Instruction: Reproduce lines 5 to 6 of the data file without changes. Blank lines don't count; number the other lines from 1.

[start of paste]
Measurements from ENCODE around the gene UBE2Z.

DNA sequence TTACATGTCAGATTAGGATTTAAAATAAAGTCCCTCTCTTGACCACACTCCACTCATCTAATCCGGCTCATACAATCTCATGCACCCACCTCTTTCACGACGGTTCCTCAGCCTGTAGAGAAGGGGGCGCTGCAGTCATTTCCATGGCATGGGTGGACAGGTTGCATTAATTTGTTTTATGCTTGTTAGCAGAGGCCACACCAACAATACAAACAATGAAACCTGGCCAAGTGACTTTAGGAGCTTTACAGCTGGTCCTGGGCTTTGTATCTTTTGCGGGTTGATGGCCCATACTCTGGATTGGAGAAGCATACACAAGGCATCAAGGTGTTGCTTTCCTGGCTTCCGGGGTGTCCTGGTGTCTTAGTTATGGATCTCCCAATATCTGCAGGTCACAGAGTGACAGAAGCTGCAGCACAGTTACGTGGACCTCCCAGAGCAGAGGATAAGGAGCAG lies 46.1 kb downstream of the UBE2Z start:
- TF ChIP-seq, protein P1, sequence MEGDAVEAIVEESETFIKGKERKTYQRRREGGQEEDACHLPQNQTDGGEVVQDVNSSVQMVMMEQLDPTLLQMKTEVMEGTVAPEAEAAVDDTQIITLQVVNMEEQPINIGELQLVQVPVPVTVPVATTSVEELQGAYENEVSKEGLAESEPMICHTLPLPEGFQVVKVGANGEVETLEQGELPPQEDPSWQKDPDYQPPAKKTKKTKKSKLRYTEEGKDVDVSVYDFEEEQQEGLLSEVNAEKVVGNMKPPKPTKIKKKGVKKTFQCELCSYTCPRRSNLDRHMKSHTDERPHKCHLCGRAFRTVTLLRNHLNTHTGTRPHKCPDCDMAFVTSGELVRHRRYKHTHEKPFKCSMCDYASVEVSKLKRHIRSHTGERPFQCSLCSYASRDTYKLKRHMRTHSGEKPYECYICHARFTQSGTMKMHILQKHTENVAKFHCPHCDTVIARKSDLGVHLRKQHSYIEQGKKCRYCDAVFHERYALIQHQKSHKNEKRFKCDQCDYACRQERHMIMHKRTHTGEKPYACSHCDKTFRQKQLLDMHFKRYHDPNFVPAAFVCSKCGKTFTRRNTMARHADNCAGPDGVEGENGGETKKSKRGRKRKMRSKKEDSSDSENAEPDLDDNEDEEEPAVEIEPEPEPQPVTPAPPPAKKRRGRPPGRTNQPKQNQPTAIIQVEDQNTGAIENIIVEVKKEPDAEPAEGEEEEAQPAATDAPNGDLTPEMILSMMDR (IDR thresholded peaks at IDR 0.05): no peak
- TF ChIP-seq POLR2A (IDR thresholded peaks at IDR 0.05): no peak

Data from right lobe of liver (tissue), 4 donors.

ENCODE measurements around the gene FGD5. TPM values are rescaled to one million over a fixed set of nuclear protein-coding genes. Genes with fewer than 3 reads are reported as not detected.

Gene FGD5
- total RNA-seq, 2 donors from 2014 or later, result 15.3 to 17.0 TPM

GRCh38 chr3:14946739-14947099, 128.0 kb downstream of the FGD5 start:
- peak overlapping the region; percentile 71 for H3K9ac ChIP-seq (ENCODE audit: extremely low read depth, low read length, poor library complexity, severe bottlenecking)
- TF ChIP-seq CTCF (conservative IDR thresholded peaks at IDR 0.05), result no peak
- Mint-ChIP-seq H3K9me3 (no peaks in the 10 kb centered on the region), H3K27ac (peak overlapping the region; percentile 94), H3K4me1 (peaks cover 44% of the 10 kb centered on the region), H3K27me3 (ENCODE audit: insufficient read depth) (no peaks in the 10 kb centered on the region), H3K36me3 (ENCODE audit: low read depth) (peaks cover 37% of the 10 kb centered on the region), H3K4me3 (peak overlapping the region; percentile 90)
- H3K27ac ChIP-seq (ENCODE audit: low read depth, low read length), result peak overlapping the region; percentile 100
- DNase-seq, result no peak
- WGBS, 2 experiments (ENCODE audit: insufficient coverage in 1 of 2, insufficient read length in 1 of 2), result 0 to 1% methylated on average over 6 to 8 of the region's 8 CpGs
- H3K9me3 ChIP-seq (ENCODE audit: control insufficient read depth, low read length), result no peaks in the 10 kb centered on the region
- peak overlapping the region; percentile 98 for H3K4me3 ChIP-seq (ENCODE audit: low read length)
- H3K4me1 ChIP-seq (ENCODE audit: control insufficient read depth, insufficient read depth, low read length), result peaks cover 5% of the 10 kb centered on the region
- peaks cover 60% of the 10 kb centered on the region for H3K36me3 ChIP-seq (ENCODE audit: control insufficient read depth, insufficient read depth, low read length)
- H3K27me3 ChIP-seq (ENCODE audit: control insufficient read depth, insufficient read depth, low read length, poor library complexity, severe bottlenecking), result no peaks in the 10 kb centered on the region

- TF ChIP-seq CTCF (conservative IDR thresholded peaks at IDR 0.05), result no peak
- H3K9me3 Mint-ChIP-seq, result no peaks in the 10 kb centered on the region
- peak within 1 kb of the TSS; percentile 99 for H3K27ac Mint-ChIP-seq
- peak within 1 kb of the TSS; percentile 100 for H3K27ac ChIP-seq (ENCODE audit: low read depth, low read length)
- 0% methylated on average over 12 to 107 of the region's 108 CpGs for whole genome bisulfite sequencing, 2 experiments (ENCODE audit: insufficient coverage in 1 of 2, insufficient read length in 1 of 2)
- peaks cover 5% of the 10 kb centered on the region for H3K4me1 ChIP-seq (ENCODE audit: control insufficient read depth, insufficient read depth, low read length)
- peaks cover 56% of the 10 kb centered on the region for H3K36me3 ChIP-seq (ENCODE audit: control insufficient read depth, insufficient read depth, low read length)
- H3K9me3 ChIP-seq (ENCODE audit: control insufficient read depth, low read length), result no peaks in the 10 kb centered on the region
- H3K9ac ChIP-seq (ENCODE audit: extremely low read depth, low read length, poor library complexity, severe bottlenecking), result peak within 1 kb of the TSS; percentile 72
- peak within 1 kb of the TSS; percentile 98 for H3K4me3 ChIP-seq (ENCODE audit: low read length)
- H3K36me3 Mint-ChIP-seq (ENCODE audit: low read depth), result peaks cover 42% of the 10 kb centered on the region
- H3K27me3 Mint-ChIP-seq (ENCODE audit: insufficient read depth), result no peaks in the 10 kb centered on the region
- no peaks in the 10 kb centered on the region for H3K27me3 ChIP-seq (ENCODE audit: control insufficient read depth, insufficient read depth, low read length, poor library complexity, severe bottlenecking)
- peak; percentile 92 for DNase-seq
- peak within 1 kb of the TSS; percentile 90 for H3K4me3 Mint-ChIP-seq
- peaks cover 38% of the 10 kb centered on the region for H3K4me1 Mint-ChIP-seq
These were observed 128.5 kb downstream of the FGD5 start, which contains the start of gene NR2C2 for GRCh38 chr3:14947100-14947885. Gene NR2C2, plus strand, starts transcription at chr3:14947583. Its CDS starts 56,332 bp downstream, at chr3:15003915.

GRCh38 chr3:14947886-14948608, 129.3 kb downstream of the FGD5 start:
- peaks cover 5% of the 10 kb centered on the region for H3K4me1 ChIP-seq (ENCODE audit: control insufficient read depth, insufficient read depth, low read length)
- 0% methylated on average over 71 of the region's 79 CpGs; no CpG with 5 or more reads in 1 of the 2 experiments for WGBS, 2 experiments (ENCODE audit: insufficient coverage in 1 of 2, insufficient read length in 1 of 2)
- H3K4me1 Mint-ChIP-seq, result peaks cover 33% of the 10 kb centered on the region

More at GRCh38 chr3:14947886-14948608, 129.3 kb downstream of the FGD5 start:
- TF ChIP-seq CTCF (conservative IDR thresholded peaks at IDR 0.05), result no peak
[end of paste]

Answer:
Data from right lobe of liver (tissue), 4 donors.

ENCODE measurements around the gene FGD5. TPM values are rescaled to one million over a fixed set of nuclear protein-coding genes. Genes with fewer than 3 reads are reported as not detected.